Free Will

theology tells us that God can give his creatures free will, and  
presumably he could also control their actions if he chose to, but he  
cannot do both at the same time.  God cannot simultaneously give a being  
freedom of choice and withhold that freedom from it:  God cannot carry out  
both of two mutually exclusive alternatives any more than you or I can,  
not because there is a limit to his power, but because nonsense remains  
nonsense even when he speak it about God.

In general (again, according to most Christian theology) God chooses to  
allow his creatures free will, rather than intervene.  God apparently  
considers free will to be a very good thing, good enough that it in some  
sense outweighs all the evil that is caused by the abuse of free will. 


Gravity's Rainbow

The "holy grail" of  
postmodernism is not some real space which escapes the symbolization of a  
totalizing system - the existence of such spaces is given, is in a sense  
the problem itself - but rather the discovery of some mode of discourse  
which can embrace this heterogeniety of reality.

Let me use a specific example, one not actually part of the "discourse on  
postmodernism", but one which is analogous:

As I understand it (and I trust any real physicists out there will correct  
me if I'm wrong), a big problem facing modern physics now is the  
inconsisteny that exists between quantum mechanics and general relativity.  
As successful as both of these theories are in describing the universe at  
certain scales (the very small for quantum mechanics and the very large  
for relativity), the two theories are, strictly speaking, mutually  
incompatable.  A great deal of work is now being done to construct a  
"Grand Unification Theory", in other words, a totalizing system beneath  
which all of physical science could, at least in theory, be subsumed.

Now, my personal feeling - and here my opinion is typical of most  
postmodern theory - is that such a project, while it may advance our  
understanding of the universe, is ultimately doomed to failure.  The  
relationship between rationality and the universe, the relationship  
between the symbolic and the real if you will, is such that our  
representations will never be adequate.  No theory of even the physical  
universe will be entirely satisfactory, there will always be  
inconsistencies, ruptures.  Human reason is fundamentally incapable of  
constructing a universally valid system, and thus all totalizing systems  
will reveal some fundamental inadequecy.

Can I prove this?  No, but history seems to support such a view.  
Throughout history philosophers and scientists have attempted to construct  
systems that would settle certain fundamental questions "once and for  
all", but they have never succeeded.  It is the very inadequecy of all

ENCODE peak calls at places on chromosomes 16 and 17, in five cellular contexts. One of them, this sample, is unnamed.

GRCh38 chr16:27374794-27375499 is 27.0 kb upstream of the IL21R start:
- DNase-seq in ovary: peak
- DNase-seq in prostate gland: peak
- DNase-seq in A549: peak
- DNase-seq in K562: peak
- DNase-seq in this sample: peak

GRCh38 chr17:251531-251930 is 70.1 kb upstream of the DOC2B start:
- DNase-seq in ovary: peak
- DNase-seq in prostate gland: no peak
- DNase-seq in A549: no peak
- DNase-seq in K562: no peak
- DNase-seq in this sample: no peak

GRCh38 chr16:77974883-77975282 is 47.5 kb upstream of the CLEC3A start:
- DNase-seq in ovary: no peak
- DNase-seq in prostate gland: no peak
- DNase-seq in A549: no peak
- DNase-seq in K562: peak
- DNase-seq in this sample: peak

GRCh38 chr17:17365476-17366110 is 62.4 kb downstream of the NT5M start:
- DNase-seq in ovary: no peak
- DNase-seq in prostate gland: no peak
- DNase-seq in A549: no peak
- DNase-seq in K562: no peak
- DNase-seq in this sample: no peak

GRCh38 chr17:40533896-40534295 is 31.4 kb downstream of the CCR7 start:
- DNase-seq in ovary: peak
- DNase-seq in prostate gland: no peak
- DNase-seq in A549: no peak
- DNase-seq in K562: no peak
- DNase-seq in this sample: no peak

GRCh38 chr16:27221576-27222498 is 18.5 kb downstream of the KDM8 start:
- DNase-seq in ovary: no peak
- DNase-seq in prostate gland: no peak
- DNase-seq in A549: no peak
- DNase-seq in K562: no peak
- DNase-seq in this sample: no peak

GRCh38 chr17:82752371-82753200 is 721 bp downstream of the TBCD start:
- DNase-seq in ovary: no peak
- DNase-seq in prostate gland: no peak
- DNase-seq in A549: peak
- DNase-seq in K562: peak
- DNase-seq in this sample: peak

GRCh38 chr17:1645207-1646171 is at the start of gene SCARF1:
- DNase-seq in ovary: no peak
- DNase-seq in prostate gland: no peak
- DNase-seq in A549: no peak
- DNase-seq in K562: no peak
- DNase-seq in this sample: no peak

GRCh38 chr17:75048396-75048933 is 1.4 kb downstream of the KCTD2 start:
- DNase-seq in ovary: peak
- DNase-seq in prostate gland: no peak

constructed systems that is the motive force behind the constant  
production of new systems: this is the reason that we still have  
philosophers and theoretical physicists, and the reason why these  
disciplines still continue to "advance" in some sense or other. 



 I think that people like Derrida are saying _both_ "there can  
be no totalizing theory" (in the sense that no totalizing theory will be  
adequate or _true_) _and_ "we cannot avoid using totalizing theories".  
It's a paradox which, when explored, generates huge amounts of abstract  
discourse which, it would seem, gets us nowhere (e.g. Derrida's  



If you're interested in the "philosophically oriented stuff", you might  
want to go straight to the "canonical" postmodern works ("canonical  
postmodern" ought to be an oxymoron, but let's face it, it's not):  Michel  
Foucault, Jacques Derrida, Jean Baudrillard.  Warning!  Most of this stuff  
is very dense and difficult.  

If you're interested in the psycho-analytic strand of postmodernism,  
Deleuze is good, and Lacan seems to be quoted by just about everyone,  
though I've never read him.

Good preliminary reading to both of these strands of postmodern theory is  
Ferdinand de Saussure ("Course on General Linguistics").  Saussure was the  
originator of certain specialized terms that get used throughout  
postmodern theory (namely "signifier", "signified", "sign", and  
"referent"), and if you don't understand these terms as used by Saussure,  
you will not understand (or will misunderstand) a lot of postmodern  

None of the above-mentioned theorists (to the best of my knowledge)  
actually use the term "postmodern", and as I said, they are very dense and  
abstract.  They are the most purely philosophical, though.  If you're  
interested in more cultural/philosophical (and also more contemporary)  
work, some names you might check out are Frederic Jameson, Lyotard,  
Habermas, and Zizek.  Frederic Jameson's "Postmodernism, or, the Cultural  
Logic of Late Capitalism" is very good (I understand it's widely  
considered THE seminal work on postmodernism, though I wouldn't really  
know about that.)

I think your best bet would be to get a good anthology of essays.  My  
favorite is "The Anti-Aesthetic", edited by Hal Foster.  This includes the  
famous essay by Jameson and a very good one by Baudrillard.  Some other  
anthologies are "Universal Abandon?" and "Postmodernism and its  

I would advise _against_ reading anything that claims to offer a summary  
or overview of postmodernism, or even of any particular theorist within  
the "movement" (if you can really call it that).  These theories are very  
subtle, and every attempt I've ever read at summarizing them ends up being  
horribly reductive and at least partially misses the point.  Don't, for  
example, try to understand deconstructionism by reading Terry Eagleton's  
"Literary Theory". 



I think one of the more interesting tendencies in postmodernism is that  
the distinction between "serious" and "fun" is being erased.  Consider  
Jameson's concept of "pastiche": is it funny?  is it serious?  the